• ‘World supplies dented by droughts and transportation blockages, including truck drivers strikes in Spain’

By Andrew Atkinson

Spain has increased the productivity of wheat crops on the midst of a world shortage – due to the ongoing war between the Ukraine and Russia.

Murcian farmers have switched to growing wheat cereal crops this spring, previously used for irrigated crops.

The increased hike in wheat prices is also due to climatic change in other wheat-producing countries.

Fields of wheat have been planted by farmers in Fuente Álamo and Mazarrón, amongst other areas.

In Ukraine, silos are filled with 15 million tons of corn from the autumn harvest – most of which was scheduled for world markets.

Stockpiles, half the corn Ukraine had been expected to export, are increasingly difficult to get to buyers.

Russia’s war against Ukraine has wrought in approximately $120 billion global grains trade, due to supply-chain bottlenecks, skyrocketing freight prices and weather events.

Deliveries from Ukraine and Russia jointly account for approximately a quarter of the world’s grains trade.

Prior to Russia’s attack, Ukraine’s corn made its way to Black Sea ports, including Odesa and Mykolaiv by rail, loaded on to ships for Asia and Europe.

With the ports shuttered, little amounts of corn are transferred westward by rail through Romania and Poland before being shipped out.

“Railways are not supposed to go that way with the grain,” said Kateryna Rybachenko, deputy chair of the Ukrainian Agribusiness Club.

“This makes the whole logistics very expensive and inefficient, and also very slow. Logistically, it’s a big problem,” he said.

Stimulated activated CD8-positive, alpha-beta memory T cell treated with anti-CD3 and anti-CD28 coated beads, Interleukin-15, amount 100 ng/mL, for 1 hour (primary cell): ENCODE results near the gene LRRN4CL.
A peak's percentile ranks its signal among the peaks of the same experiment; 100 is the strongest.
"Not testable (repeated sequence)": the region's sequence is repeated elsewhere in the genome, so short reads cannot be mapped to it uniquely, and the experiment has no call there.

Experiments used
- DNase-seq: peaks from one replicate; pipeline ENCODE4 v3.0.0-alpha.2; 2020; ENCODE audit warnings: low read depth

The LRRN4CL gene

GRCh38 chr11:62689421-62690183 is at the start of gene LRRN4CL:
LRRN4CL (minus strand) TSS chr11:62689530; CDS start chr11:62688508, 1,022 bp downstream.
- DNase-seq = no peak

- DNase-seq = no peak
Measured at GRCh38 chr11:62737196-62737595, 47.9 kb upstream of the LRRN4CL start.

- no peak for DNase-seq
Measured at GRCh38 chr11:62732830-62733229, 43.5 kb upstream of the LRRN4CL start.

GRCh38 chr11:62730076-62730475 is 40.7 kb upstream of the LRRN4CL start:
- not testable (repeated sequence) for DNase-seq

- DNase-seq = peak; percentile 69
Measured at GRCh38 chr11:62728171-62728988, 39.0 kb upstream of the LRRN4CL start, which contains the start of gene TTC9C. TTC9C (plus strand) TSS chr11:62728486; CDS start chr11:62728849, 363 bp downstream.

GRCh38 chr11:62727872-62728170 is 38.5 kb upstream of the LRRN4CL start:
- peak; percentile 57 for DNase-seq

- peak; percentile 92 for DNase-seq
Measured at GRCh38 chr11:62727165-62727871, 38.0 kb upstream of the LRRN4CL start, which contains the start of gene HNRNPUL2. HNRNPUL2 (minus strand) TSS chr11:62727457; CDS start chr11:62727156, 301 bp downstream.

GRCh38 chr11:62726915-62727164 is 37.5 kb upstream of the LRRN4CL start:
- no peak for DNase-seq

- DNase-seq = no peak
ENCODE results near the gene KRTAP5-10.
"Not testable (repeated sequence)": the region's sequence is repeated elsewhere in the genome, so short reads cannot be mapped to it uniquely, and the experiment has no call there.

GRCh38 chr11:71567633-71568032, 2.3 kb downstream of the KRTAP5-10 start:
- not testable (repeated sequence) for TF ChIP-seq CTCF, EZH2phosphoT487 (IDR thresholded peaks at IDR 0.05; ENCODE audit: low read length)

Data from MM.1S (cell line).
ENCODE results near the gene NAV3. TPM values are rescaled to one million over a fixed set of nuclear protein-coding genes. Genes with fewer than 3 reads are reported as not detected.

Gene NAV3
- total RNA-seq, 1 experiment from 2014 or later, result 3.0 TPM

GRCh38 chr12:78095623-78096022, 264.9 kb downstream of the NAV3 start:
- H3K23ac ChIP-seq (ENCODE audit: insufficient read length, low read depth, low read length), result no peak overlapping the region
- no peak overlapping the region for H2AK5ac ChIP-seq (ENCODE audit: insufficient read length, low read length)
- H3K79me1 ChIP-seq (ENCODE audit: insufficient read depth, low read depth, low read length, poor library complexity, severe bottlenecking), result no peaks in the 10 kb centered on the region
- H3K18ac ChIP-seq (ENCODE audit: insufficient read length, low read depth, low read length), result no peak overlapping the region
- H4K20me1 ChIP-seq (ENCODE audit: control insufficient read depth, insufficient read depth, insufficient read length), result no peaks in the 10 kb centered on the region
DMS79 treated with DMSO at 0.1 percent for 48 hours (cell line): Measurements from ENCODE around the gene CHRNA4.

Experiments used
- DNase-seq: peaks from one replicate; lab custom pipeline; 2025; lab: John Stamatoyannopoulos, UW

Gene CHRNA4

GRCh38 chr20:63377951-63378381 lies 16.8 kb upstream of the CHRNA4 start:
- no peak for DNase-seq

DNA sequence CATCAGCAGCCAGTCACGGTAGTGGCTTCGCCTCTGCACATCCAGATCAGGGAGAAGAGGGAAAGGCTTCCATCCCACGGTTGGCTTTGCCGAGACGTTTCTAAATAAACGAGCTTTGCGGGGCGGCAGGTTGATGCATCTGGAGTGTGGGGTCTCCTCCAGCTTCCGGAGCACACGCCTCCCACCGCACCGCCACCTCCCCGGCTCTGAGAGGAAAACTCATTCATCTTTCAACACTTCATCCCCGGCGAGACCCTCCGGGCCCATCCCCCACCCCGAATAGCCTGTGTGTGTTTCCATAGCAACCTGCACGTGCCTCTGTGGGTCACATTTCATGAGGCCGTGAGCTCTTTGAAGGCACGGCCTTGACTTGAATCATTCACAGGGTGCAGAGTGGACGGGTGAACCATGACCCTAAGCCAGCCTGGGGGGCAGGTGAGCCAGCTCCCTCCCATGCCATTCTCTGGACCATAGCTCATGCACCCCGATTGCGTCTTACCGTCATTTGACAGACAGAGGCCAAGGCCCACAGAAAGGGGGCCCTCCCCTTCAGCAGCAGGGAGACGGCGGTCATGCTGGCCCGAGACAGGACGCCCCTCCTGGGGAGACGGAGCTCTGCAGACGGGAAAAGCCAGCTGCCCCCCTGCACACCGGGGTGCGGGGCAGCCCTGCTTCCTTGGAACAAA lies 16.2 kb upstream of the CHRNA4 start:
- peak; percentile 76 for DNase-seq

Ukraine is one of the world’s biggest exporters of corn, wheat and sunflower oil.

Grains exports are limited to 500,000 tons monthly, a decrease of up to 5 million tons before the war, losing $1.5 billion, said the country’s agriculture ministry.

Russia, the world’s biggest exporter of wheat, pre-war, could be blighted over delivery and payment for future cargoes.

Disruptions in the flows of grains and oilseeds has lead to seeing prices soar – which has lead to other countries, including India, entering into the export market.

Brazil’s exports of wheat in the first three months of 2022 have surpassed those in all of last year, with US corn cargoes heading to Spain for the first time in four years.

Dan Basse, president of AgResource, said: “We can move the deck-chairs around, but if the conflict stretches into the summer, when wheat exports from the Black Sea usually accelerate, then you start running into problems. That’s when the world starts to see shortfalls.”

World supplies have been dented by droughts in Canada and Brazil and transportation blockages in parts of the world, including truck drivers strikes in Spain.

Prices are at a record high, with corn and wheat futures in Chicago increasing by over 20% since the turn of the year.

The United Nations has warned food prices, at an all-time high, could increase by up to 22% or more.

China has increased exports, with a near record 8.5 million tons in the season, which ended in April.

The global grains trade, not including rice, could reduce by 12 million tons this season, the International Grains Council estimated.

Importers are rolling back restrictions to get grain from more origins. Spain, the Ukraine’s No. 2 corn buyer, has relaxed rules on pesticides to allow for feed from Argentina and Brazil.

It also got 145,000 tons from the US in March, its first cargoes since 2018, and China, a major Ukraine corn customer.

The main Brazilian corn harvest is two months away – bad weather in the northern hemisphere could mean curtailed supplies for farmers who feed the grain to hogs and chickens.

Livestock farmers are getting almost no supplies now, from either Russia or Ukraine, due to the naval blockade in the Black Sea, despite efforts being made to source from the Americas.

Pig farmers could be next in line at risk: “These are the things we are trying to manage, how we can change the origin of our product in order to get what we need,” said Miguel Angel Higuera Pascual, director of Spanish pig-farming group Anprogapor.

“This is the situation we have right now, to try to readjust,” he added.

Caption: Wheat fields in Fuente Álamo and Mazarrón. Photo: Zoe Cooper.



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